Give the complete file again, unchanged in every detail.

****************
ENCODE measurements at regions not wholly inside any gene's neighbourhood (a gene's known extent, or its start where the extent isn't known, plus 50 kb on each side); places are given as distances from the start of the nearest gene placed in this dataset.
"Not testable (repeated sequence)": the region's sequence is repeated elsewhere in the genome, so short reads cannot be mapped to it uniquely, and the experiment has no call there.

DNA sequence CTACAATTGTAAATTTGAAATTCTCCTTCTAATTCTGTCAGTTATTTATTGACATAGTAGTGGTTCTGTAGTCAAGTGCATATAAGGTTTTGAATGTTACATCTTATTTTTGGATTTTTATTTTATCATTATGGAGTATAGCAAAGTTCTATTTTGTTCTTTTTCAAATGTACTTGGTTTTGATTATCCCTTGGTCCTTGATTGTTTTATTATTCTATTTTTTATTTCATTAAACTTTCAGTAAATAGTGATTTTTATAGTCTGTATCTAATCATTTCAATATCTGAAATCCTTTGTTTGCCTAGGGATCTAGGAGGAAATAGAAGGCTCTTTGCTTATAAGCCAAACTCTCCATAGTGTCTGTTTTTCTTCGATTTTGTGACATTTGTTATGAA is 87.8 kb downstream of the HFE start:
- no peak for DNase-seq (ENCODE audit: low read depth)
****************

ENCODE measurements at regions not wholly inside any gene's neighbourhood (a gene's known extent, or its start where the extent isn't known, plus 50 kb on each side); places are given as distances from the start of the nearest gene placed in this dataset.
"Not testable (repeated sequence)": the region's sequence is repeated elsewhere in the genome, so short reads cannot be mapped to it uniquely, and the experiment has no call there.

DNA sequence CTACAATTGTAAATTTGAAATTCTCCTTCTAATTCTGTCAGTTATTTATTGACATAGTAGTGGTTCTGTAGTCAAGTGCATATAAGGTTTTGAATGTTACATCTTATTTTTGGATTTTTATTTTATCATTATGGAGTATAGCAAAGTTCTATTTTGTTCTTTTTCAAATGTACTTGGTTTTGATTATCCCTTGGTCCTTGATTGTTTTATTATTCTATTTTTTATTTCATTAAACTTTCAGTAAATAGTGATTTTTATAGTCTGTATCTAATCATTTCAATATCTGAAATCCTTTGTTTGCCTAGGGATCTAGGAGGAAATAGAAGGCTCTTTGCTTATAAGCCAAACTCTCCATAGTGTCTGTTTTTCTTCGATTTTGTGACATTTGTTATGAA is 87.8 kb downstream of the HFE start:
- no peak for DNase-seq (ENCODE audit: low read depth)